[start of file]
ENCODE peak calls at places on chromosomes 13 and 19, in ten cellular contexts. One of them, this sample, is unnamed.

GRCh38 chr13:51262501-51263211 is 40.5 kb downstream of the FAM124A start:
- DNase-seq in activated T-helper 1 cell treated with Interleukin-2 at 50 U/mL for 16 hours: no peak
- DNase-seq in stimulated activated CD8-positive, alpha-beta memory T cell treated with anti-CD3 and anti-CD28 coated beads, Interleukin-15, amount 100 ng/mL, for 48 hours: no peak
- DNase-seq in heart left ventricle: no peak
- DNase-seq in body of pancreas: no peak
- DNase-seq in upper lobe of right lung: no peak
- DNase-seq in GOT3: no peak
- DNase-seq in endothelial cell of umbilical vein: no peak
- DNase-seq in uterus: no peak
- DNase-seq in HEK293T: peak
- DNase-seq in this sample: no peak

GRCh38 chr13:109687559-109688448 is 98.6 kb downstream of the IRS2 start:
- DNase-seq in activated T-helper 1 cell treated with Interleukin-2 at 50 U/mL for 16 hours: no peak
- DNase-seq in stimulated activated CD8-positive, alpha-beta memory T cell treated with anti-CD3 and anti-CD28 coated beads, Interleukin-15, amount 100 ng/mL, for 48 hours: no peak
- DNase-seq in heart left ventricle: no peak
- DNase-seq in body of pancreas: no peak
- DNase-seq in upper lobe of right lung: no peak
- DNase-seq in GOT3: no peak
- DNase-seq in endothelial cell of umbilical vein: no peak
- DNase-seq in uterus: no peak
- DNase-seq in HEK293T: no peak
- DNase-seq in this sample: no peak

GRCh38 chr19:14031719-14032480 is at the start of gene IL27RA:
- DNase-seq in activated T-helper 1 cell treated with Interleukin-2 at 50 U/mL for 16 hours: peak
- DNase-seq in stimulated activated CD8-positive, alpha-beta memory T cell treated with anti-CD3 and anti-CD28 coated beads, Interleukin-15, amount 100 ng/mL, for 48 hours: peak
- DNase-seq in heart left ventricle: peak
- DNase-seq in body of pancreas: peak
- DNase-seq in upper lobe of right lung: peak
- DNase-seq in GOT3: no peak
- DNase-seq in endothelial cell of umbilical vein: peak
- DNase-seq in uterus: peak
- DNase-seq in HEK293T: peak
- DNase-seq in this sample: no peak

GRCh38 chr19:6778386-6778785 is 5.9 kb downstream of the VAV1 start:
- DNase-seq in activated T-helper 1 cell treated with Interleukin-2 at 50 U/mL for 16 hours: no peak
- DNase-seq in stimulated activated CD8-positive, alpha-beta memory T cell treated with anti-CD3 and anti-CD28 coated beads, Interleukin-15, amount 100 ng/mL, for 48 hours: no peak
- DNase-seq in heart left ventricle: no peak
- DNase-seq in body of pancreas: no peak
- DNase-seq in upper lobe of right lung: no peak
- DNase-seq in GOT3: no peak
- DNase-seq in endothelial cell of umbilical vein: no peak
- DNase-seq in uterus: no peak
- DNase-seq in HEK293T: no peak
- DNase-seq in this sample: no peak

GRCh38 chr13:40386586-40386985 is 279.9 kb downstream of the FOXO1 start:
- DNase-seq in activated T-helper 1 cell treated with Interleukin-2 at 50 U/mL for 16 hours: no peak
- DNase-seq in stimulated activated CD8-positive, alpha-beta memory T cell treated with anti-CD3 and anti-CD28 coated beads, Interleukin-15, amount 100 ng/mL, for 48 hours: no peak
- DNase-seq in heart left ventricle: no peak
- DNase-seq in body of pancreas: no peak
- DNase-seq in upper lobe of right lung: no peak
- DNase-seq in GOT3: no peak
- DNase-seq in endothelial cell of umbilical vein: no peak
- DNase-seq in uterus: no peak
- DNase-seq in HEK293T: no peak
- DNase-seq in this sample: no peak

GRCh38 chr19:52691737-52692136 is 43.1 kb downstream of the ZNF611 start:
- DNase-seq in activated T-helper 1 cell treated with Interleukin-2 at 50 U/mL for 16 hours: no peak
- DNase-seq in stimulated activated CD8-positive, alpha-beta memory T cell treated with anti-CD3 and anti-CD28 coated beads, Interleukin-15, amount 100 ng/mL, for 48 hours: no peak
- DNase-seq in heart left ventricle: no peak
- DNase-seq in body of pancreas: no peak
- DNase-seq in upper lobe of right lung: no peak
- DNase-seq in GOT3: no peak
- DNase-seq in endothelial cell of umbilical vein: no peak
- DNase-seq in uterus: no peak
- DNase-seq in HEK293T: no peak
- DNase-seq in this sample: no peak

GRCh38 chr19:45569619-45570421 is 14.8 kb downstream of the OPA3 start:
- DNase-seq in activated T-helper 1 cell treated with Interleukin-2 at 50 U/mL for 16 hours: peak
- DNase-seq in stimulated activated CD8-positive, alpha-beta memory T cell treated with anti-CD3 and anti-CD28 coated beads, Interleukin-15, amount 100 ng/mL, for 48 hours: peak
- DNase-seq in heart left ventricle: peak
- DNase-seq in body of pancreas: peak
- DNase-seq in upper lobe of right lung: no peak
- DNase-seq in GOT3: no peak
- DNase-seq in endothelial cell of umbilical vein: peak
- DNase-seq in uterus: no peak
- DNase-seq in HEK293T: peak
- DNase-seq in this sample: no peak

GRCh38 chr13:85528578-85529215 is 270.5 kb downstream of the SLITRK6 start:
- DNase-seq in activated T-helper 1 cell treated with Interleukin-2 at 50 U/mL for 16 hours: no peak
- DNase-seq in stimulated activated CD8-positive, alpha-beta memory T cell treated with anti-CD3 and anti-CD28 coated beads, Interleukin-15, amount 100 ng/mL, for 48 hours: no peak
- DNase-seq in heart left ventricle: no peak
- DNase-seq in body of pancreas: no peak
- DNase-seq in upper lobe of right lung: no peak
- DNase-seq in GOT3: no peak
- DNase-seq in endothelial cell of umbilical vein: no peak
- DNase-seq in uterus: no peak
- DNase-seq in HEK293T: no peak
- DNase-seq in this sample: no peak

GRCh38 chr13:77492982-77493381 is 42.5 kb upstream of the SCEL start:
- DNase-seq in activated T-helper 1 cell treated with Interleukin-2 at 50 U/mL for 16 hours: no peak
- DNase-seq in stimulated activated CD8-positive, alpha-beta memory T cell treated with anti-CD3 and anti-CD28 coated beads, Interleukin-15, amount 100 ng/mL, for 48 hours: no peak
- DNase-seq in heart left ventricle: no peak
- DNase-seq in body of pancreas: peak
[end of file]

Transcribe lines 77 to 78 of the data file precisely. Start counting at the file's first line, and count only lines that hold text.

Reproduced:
- DNase-seq in HEK293T: peak
- DNase-seq in this sample: no peak